First-Time Voters Want to Have a Say in Our Country’s Future
The ongoing struggle for racial justice. The future for immigrant families. The health and well-being of all Americans. The very fate of our fragile planet. The US faces a crossroads in this year’s elections. Seeking out the stories flying under the national radar, The Nation and Magnum Foundation are partnering on What’s At Stake, a series of photo essays from across the country through the lenses of independent imagemakers. Follow the whole series here. This installment was produced with support from the Economic Hardship Reporting Project.
It’s been a rough few years to be a young person in America. For those of us who were too young to vote in 2016, we’ve had to live through the administration of a president that none of us chose as it inflamed racial tensions, backed out of climate accords, and undid protections for queer and trans people. For the millions of first-time voters this year, this election is about more than picking the next president; it’s about staking a claim on the future of this country.
I know this story well, because it’s my own: I was 11 years old when Trayvon Martin was murdered in 2012, and his death and its aftermath, more than anything else, taught what it means to be Black in America. Almost a decade later, I am now in college but I am still witnessing the very same prejudices leading to the murders of black people. As the youngest of five Black women in my family, my mother and sisters always taught me to value my identity, and to fight for those like me. First-time voters of color like me know that this election could undo years of work, but regardless of who wins the presidency, we’ll need to keep fighting for the prosperity and justice we believe is our right.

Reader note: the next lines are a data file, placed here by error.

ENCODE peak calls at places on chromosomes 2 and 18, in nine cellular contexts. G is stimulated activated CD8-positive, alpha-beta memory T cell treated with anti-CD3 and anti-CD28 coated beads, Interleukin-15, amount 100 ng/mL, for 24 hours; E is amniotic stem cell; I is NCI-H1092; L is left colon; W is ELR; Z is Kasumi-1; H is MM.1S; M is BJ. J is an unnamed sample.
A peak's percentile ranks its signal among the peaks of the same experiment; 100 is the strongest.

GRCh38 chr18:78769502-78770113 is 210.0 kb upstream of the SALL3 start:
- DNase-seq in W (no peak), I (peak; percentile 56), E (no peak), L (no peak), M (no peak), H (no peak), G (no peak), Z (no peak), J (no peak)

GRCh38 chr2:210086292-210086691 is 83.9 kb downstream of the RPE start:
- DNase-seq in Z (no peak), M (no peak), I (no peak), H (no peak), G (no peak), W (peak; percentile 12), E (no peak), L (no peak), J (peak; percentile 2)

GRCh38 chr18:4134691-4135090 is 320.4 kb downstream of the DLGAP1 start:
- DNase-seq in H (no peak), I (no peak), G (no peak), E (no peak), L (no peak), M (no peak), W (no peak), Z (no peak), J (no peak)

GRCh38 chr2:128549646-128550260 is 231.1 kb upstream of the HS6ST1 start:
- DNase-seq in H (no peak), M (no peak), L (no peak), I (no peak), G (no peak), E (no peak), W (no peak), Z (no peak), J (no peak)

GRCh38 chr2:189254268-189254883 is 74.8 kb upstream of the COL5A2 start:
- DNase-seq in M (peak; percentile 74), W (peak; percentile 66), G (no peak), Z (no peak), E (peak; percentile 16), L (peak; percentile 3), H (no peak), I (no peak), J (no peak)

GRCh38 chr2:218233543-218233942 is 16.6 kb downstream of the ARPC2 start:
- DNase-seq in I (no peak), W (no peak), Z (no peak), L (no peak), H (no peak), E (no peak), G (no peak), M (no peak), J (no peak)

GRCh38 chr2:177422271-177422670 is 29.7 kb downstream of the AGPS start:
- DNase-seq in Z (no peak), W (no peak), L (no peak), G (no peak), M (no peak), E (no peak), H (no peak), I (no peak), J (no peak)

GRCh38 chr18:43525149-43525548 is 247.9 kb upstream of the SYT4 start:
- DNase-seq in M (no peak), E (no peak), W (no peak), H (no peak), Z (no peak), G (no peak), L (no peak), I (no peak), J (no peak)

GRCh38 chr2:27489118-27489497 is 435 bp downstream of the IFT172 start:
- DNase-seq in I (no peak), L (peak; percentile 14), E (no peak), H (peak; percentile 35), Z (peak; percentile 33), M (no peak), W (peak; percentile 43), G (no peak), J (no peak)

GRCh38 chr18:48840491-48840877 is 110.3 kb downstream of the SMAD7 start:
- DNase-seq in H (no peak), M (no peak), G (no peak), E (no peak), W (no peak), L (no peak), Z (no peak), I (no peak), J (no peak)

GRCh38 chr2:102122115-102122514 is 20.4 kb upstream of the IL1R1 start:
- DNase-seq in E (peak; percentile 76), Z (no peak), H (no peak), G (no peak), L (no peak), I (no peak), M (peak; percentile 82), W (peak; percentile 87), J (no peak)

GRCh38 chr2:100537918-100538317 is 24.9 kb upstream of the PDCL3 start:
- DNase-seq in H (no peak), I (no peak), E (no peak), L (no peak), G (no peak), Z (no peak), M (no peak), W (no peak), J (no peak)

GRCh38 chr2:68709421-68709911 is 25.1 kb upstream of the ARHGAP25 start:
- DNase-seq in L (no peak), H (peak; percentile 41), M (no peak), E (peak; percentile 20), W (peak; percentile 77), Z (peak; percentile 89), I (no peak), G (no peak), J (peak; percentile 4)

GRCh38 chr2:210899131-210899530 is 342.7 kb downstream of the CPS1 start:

My fellow first-time voters are the workers at your local grocery store, they are your neighbors, they are the students at your small-town high school classroom. In my years of participation in social justice work in the New York area, I’ve met countless young people making an impact on their communities, and got to know the issues they care about. As this election comes to a head, I reached out to some of them, to hear what they are prioritizing in this election, and in the coming years.
Ashley Mcharris and Kayla Medeiros are both 19, and they’re also best friends. They chose to study criminal justice and political science to address the wrongs they’ve seen in their lives. “We’re taking things into our own hands and finding power in the ways that we know how. We’re working with what we’ve got,” says Mcharris. “You can see the passion and the fire among the people our age and we don’t have nearly as much complacency as our parents did. We can’t stand by and watch our friends go through something and not demand a change.” The rise of social media has only accelerated political participation among young people, certainly, but this newfound awareness is not just a trend: For many young people, it is a matter of life and death for them and the people in their communities. “There’s a lot that we can try to do but we’re also not the ones with the resources, and the legislative power to do things. The fact that we can’t hold the adults already there accountable for the systems that oppress us is quite unbelievable.” Medeiros says.